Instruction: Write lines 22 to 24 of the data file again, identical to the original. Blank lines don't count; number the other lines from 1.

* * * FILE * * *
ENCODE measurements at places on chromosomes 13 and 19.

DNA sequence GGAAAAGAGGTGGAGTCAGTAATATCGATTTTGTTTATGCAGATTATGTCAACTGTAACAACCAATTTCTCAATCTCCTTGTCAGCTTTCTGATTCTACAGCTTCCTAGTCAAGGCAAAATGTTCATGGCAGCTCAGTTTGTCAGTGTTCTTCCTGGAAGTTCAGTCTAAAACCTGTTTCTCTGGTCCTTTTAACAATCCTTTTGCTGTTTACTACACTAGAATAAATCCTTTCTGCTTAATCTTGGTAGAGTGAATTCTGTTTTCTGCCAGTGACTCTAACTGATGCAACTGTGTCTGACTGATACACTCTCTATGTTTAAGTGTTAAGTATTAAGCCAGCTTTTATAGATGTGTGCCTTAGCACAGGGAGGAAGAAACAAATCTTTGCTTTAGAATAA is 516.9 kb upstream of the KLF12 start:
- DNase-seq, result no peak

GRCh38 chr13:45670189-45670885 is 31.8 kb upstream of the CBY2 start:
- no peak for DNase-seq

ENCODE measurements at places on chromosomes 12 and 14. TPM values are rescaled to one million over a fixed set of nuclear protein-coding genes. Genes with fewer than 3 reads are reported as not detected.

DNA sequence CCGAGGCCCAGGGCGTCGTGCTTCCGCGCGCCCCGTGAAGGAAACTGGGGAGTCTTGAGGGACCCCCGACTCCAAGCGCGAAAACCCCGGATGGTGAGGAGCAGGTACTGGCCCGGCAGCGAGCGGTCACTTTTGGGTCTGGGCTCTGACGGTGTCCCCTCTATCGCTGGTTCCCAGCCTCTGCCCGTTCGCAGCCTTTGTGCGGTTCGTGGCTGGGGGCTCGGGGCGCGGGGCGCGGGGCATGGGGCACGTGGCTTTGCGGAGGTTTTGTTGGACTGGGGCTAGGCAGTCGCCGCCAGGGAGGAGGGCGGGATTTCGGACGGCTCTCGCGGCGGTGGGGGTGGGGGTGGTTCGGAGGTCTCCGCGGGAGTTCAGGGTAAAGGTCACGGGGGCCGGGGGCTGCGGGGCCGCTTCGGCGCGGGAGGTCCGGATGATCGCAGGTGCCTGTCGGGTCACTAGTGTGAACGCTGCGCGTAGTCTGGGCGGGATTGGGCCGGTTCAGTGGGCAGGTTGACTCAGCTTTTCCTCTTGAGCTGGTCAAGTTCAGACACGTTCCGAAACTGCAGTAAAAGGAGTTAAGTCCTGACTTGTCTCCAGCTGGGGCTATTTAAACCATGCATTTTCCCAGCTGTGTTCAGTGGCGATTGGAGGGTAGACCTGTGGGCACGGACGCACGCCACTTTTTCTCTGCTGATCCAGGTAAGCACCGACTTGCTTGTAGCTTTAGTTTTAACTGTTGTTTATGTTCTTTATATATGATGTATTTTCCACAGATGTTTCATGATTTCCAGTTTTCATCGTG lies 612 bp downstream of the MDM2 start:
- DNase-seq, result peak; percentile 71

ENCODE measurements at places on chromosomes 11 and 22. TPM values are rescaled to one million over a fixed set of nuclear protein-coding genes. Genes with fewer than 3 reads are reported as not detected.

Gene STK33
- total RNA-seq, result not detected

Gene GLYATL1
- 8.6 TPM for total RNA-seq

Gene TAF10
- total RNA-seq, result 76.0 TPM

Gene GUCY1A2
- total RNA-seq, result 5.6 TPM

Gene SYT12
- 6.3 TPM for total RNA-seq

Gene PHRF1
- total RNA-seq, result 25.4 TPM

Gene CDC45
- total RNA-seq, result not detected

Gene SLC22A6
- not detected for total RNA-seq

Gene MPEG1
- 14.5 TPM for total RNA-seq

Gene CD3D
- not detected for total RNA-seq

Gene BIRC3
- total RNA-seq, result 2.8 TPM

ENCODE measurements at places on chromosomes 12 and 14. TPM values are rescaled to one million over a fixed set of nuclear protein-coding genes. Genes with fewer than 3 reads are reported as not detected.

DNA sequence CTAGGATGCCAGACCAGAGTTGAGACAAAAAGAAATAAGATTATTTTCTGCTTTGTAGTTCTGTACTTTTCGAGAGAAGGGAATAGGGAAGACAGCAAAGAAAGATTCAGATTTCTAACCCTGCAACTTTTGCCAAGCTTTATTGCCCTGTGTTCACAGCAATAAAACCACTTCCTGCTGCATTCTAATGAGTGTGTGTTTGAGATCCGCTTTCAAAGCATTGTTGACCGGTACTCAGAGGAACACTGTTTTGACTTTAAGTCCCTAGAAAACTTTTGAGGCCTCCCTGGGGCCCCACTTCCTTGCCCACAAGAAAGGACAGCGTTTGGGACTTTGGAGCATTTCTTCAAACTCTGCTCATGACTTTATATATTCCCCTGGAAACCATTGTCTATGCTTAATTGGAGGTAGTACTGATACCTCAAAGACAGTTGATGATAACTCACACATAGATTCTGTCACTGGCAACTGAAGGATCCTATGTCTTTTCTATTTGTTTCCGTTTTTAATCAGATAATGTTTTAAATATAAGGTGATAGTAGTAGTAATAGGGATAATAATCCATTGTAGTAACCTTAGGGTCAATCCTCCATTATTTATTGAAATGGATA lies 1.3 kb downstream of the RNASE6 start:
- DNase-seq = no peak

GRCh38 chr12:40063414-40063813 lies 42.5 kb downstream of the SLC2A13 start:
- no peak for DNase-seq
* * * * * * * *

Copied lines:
Gene CDC45
- total RNA-seq, result not detected

Gene SLC22A6